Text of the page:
Why HomeStart is not the way to buy your first home
For many first home buyers in Australia, buying your first home can be a real struggle, but it is not impossible. With rapidly rising property prices in Sydney and Melbourne, entering the property market today is becoming increasingly harder to do with larger deposits required to secure your home whilst facing an increase in competition.
South Australia has had a scheme in place for almost thirty years to help those on a low to moderate income, including those on casual wages as well as those on Centrelink benefits to purchase a property. Its HomeStart Finance agency, which acts as a lender, allows prospective first home buyers to get a foothold in the property market who are otherwise unable to secure traditional sources of finance from a bank or lender.
The advantage of using this agency to purchase a property is that HomeStart does not require large deposits like the banks, whilst it also does not charge mortgage lender’s insurance. However, the interest rate on the loan can be variable and is typically 1 per cent higher than the banks. In spite of this, repayments are structured in a way to ensure that household cashflow is not severely affected.
Over its lifetime, HomeStart has helped over 66,000 households within South Australia to purchase a home, which equates to approximately one in eight first home buyers. However, this is restricted to buyers and purchases in South Australia only.
Western Australia also has a similar scheme in place called KeyStart, and it is suggested that a similar scheme should be rolled out nationwide, but there are many disadvantages in doing so. In our opinion, this scheme is not the way to go about buying your first home and in fact can be quite damaging.
Why should a HomeStart scheme not be rolled out nationally? There are many reasons as to why a similar HomeStart scheme should not be rolled out across Australia. These reasons include:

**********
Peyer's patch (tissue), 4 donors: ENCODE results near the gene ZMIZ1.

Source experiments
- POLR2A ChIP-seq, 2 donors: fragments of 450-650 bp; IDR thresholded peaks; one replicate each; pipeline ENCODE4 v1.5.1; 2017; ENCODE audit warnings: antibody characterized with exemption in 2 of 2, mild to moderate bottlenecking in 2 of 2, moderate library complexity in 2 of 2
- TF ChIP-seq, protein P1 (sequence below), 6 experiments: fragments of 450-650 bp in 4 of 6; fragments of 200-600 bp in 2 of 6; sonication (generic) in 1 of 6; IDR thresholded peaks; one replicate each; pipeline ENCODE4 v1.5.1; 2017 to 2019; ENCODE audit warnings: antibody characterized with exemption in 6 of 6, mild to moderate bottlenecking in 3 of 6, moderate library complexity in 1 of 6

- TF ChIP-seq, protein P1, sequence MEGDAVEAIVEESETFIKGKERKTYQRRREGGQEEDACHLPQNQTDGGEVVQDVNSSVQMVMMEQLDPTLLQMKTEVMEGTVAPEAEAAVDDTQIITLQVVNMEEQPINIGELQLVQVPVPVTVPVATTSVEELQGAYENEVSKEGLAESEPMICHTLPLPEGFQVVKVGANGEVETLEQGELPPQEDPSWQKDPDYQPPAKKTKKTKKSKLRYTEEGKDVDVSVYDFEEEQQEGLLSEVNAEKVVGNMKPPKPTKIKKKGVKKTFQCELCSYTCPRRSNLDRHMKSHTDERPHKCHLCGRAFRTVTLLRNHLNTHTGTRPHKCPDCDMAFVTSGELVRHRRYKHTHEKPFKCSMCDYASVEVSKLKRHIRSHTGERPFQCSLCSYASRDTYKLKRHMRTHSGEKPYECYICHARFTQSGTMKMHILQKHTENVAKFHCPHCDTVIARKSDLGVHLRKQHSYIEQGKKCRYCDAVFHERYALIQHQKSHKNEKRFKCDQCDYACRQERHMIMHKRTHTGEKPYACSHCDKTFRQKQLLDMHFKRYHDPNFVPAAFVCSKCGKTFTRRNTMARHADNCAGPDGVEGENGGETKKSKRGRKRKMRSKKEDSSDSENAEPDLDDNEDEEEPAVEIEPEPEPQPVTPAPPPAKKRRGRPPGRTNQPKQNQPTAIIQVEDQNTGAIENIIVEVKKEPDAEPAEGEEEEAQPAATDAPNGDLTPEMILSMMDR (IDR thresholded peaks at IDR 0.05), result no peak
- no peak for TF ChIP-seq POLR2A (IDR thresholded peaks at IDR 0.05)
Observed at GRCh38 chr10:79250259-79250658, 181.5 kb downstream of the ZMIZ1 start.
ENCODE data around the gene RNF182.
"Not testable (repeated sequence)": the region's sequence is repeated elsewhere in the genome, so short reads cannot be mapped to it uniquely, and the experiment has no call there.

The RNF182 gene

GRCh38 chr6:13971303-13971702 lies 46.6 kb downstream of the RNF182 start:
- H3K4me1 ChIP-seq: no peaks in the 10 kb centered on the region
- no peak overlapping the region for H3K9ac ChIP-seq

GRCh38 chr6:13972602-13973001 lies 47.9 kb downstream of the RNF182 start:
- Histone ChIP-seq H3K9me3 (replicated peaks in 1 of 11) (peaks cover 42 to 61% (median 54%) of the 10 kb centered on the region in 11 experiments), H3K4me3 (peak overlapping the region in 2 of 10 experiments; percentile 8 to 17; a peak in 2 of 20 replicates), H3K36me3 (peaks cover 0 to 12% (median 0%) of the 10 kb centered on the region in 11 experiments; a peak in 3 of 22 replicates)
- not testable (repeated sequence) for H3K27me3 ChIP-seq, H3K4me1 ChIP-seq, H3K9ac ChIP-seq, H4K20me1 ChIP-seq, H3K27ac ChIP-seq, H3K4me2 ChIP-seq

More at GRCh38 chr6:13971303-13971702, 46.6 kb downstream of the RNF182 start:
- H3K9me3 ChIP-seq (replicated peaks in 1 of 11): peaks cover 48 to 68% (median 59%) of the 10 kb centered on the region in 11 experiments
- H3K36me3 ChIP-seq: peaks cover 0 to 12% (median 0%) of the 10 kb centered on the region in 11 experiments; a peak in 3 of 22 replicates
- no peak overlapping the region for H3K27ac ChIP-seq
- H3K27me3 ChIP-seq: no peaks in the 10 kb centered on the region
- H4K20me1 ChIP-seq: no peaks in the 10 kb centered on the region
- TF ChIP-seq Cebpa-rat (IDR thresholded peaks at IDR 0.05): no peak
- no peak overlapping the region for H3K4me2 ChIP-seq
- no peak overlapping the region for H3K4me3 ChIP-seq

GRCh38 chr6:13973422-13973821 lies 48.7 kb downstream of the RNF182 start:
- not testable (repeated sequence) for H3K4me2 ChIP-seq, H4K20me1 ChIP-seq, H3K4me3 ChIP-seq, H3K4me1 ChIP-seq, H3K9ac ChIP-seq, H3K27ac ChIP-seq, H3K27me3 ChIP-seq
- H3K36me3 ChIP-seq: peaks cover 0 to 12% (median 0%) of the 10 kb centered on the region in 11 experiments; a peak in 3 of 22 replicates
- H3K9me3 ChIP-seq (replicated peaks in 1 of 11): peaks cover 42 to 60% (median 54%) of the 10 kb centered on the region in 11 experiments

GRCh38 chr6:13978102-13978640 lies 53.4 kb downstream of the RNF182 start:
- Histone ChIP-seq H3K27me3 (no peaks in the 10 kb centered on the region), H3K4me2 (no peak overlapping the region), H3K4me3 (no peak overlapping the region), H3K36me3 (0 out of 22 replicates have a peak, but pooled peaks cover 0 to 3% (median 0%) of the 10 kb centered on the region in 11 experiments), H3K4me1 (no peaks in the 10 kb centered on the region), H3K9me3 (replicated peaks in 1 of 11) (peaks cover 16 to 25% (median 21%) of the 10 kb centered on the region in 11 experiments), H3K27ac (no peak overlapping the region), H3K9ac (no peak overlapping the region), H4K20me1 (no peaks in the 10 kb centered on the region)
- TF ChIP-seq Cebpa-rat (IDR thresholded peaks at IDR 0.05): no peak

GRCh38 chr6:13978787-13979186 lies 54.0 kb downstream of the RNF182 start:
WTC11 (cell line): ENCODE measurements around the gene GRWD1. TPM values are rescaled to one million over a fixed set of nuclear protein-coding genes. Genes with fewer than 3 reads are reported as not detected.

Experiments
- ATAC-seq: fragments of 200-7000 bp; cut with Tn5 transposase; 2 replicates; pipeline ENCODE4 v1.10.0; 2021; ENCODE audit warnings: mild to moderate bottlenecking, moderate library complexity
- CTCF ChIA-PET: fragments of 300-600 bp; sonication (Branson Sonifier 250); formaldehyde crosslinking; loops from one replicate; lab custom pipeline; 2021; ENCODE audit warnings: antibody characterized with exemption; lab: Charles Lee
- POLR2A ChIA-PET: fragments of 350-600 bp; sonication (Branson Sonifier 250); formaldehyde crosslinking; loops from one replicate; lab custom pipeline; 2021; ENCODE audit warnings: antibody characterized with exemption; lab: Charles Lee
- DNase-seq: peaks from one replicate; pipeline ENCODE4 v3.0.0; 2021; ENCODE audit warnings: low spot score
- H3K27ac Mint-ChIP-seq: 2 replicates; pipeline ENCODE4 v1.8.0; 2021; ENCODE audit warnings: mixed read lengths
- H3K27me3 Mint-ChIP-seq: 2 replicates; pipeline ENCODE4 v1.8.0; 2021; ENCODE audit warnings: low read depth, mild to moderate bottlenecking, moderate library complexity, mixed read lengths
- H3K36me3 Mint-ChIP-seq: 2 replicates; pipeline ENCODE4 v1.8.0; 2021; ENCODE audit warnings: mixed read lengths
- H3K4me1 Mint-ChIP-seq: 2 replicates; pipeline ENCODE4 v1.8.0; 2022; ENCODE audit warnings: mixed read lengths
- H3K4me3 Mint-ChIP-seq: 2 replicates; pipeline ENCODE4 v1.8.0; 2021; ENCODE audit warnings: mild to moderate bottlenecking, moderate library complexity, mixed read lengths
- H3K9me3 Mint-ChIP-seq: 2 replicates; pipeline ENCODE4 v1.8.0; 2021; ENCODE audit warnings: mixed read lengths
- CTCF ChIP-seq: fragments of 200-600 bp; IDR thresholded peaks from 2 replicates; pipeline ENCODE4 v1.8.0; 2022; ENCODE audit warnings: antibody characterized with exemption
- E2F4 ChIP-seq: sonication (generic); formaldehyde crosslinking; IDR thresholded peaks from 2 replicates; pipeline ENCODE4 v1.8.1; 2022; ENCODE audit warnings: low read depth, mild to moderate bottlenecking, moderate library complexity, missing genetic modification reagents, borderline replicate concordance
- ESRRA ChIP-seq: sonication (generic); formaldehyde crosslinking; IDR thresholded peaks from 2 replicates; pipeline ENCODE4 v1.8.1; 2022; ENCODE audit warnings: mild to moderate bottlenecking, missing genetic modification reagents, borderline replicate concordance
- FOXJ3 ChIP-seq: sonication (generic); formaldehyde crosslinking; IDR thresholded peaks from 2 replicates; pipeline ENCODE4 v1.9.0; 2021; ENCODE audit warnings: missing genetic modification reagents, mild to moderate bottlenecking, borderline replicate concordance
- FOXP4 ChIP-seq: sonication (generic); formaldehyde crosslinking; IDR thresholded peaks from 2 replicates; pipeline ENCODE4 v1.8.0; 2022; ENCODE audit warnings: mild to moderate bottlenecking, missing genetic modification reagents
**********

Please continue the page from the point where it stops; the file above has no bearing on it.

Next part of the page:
1) Strict lending criteria required
Banks and lenders have criteria in place which stipulates who they can lend to and who they cannot. This protects themselves as well as the buyer. By expanding home ownership to everyone, including those on very low incomes then the level of risk will greatly increase due to people getting into situations where they are unable to afford mortgage repayments and get into financial difficulty. This will have an adverse affect on the local and national property market.
2) Risk of housing market collapse
If everyone and anyone can get approved for a home loan then this might lead to the collapse of the housing market as there is a higher amount of risk and much more debt in the economy.
3) More housing supply required
One of the reasons as to why property prices are so high and unaffordable in the first place, particularly in Sydney and Melbourne is because there is a lack of supply, combined with a high demand which is driving prices up. To rectify the affordability issue, more supply is needed, especially as the population across Australia is continuing to grow at a rapid pace.
How should first home buyers enter the market? So if a scheme like HomeStart is not the way to buy a property, how can those on low and moderate incomes become home owners and purchase a property?
1) Know what you can afford
The first thing you need to find out is how much money you have to spend on a property. The best way to do this is to see a Mortgage Broker and get them to calculate this for you. An online calculator can help, but is not always correct.